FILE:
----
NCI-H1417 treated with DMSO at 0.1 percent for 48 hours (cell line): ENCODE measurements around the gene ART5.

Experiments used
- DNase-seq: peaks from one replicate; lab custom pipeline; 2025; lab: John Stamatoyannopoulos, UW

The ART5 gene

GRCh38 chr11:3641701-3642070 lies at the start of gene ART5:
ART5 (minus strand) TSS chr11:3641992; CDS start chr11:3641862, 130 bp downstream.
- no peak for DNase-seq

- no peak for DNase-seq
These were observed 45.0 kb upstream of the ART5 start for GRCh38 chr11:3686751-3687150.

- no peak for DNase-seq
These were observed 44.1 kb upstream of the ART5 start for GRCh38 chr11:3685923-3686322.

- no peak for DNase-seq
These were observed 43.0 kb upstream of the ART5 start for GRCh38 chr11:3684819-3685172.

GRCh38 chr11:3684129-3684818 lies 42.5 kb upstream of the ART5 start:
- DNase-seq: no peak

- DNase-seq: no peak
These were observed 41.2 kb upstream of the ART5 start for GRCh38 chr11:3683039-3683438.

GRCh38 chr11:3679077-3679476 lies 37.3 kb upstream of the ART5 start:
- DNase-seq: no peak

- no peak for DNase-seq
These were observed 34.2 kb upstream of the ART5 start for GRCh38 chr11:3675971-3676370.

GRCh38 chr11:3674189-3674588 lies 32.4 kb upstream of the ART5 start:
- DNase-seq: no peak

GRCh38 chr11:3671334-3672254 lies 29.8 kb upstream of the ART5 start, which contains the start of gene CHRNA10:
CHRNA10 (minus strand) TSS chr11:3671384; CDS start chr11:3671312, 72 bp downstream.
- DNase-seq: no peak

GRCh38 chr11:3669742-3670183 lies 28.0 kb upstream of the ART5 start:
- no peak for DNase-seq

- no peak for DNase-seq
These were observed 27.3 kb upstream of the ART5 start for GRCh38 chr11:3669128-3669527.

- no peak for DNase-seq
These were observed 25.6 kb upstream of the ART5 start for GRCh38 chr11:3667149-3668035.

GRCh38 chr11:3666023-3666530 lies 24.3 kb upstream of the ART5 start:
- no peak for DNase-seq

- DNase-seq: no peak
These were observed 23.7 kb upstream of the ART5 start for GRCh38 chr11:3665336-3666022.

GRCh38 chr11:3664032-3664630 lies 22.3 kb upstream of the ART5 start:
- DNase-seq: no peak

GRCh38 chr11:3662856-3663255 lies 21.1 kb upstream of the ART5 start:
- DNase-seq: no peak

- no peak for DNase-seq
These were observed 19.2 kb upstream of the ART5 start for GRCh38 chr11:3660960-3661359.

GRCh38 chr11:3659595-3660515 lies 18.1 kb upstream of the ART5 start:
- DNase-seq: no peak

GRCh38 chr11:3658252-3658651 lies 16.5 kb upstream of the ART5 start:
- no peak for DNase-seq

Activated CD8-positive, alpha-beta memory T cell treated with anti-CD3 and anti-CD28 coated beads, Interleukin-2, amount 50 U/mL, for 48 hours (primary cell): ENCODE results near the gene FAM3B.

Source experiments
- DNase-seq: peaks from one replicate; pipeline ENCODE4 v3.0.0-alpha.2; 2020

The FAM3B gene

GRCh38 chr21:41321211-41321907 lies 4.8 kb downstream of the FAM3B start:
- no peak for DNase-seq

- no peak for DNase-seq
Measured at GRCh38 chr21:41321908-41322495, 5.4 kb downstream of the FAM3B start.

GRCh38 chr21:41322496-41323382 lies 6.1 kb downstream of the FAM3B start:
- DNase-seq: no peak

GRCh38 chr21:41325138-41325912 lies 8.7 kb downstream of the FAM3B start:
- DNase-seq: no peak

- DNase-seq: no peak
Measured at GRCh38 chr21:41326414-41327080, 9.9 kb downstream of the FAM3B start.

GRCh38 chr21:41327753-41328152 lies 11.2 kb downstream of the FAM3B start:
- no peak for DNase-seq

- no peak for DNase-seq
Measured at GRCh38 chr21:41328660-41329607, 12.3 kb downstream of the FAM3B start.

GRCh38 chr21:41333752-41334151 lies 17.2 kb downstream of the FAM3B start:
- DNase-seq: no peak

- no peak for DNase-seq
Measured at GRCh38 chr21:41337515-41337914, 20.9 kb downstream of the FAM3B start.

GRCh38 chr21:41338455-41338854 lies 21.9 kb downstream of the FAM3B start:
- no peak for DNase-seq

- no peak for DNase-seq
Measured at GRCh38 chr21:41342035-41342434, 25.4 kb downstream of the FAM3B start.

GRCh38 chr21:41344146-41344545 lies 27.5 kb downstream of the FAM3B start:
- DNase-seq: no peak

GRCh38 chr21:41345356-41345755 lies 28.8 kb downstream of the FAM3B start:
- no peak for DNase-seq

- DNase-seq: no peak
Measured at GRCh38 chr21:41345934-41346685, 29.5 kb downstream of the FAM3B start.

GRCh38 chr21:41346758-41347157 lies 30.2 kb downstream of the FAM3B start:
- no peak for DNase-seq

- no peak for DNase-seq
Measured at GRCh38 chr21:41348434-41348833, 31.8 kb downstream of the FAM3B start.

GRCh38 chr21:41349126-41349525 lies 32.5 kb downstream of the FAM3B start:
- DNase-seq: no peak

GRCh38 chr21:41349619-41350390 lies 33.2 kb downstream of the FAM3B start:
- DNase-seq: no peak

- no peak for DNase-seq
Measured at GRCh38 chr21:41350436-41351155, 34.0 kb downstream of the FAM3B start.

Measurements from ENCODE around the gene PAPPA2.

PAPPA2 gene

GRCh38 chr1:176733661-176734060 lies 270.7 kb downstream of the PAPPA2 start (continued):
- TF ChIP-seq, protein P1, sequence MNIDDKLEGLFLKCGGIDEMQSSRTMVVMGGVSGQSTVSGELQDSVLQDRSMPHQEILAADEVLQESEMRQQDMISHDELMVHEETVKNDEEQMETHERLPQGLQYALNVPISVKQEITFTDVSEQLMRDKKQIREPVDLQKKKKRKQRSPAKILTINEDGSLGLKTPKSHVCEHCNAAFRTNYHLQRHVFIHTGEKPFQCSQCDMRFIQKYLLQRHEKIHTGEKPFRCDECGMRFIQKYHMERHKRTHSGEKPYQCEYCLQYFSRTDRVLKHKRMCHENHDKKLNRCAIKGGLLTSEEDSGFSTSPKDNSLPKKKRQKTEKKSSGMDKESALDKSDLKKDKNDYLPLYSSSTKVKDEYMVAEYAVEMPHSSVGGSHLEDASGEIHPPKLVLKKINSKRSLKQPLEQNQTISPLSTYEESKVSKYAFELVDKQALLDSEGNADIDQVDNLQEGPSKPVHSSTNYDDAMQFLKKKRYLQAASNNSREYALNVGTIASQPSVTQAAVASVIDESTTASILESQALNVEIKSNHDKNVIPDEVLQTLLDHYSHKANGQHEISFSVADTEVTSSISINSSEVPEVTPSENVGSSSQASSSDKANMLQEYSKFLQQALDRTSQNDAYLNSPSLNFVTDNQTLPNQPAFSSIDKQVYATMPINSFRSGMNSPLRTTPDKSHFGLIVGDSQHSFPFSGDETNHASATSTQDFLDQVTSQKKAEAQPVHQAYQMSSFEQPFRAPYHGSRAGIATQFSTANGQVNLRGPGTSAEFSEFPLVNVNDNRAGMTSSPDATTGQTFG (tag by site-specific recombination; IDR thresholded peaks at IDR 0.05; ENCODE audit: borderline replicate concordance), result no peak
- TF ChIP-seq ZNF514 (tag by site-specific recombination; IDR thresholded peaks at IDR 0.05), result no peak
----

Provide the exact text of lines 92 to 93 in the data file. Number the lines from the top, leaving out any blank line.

- TF ChIP-seq, protein P1, sequence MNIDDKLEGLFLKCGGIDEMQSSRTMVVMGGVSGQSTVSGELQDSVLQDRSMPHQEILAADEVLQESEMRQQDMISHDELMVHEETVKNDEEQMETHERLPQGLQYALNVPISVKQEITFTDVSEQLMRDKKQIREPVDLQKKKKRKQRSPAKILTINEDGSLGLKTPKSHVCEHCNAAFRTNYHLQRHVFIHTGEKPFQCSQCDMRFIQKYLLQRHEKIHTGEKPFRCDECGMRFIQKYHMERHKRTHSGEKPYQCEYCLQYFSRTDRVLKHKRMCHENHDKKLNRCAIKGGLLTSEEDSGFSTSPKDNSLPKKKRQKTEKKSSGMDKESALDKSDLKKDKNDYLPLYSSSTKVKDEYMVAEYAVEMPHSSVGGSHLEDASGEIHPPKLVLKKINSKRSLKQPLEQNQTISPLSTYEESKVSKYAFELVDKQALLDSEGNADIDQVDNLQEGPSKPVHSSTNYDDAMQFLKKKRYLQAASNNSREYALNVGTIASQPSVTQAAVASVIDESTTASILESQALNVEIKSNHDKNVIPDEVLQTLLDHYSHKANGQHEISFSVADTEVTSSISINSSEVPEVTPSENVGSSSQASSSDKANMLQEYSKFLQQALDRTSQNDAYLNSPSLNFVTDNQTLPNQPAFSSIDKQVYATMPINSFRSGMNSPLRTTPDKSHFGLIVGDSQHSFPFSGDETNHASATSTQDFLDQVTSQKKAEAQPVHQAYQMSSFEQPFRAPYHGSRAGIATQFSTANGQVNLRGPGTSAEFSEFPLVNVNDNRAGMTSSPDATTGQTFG (tag by site-specific recombination; IDR thresholded peaks at IDR 0.05; ENCODE audit: borderline replicate concordance), result no peak
- TF ChIP-seq ZNF514 (tag by site-specific recombination; IDR thresholded peaks at IDR 0.05), result no peak